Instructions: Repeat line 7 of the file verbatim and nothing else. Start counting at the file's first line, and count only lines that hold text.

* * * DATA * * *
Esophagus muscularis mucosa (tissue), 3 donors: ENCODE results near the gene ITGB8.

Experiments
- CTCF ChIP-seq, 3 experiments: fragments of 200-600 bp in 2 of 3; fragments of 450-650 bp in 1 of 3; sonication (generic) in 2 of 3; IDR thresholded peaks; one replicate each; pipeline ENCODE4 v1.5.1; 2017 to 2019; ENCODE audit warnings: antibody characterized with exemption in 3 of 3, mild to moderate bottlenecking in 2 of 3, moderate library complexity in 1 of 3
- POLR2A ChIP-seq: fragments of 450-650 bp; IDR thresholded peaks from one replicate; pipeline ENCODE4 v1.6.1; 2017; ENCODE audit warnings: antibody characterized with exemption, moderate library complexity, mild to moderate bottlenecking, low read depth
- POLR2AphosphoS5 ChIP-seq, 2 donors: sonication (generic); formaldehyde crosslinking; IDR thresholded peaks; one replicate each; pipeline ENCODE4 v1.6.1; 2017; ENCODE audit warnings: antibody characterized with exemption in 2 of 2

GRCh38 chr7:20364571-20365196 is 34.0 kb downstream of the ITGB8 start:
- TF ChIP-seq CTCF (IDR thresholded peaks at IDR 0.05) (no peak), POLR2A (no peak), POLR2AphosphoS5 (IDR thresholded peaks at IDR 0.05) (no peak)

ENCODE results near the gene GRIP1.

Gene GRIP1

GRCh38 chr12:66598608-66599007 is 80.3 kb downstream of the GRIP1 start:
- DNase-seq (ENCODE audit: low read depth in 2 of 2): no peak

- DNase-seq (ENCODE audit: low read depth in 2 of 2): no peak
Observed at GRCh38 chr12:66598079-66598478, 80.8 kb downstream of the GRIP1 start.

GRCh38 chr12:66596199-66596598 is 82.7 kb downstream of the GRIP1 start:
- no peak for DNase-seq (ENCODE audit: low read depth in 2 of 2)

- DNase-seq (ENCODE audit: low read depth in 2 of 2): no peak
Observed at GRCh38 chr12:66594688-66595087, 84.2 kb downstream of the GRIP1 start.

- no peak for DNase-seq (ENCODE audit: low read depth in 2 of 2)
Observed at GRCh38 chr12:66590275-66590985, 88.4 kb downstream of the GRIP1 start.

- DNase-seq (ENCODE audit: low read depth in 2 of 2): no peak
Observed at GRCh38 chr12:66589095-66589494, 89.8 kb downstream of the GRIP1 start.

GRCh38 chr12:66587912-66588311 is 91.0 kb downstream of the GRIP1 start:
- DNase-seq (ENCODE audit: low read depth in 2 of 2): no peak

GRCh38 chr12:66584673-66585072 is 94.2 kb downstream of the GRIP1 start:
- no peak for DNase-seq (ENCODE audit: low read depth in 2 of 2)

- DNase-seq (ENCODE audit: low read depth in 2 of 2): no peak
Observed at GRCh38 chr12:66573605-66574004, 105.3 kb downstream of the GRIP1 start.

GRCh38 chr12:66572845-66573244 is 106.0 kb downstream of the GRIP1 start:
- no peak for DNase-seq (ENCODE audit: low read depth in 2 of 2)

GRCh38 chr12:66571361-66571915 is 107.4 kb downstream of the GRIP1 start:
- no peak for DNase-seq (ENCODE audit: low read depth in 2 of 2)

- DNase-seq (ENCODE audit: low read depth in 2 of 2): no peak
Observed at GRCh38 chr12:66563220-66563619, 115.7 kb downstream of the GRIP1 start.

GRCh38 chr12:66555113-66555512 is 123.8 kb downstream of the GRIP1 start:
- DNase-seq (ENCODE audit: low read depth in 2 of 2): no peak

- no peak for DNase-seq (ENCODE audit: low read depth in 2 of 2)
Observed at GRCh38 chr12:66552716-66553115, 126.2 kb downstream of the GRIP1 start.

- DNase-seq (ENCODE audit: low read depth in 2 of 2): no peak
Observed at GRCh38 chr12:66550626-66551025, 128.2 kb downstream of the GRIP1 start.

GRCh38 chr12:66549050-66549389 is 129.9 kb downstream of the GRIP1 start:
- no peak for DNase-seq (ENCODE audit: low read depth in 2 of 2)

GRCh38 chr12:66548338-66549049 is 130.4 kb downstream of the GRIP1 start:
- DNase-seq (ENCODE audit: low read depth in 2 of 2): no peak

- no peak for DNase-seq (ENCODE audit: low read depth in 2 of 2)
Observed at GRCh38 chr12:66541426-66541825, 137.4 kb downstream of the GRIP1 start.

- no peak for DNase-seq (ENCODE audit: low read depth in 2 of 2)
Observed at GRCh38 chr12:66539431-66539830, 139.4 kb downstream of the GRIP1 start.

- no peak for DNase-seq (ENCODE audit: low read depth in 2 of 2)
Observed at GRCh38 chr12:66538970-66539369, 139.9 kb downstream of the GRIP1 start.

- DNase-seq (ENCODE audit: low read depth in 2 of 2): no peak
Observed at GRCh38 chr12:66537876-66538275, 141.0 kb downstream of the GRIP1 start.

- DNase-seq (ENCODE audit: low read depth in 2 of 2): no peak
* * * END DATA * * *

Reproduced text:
- TF ChIP-seq CTCF (IDR thresholded peaks at IDR 0.05) (no peak), POLR2A (no peak), POLR2AphosphoS5 (IDR thresholded peaks at IDR 0.05) (no peak)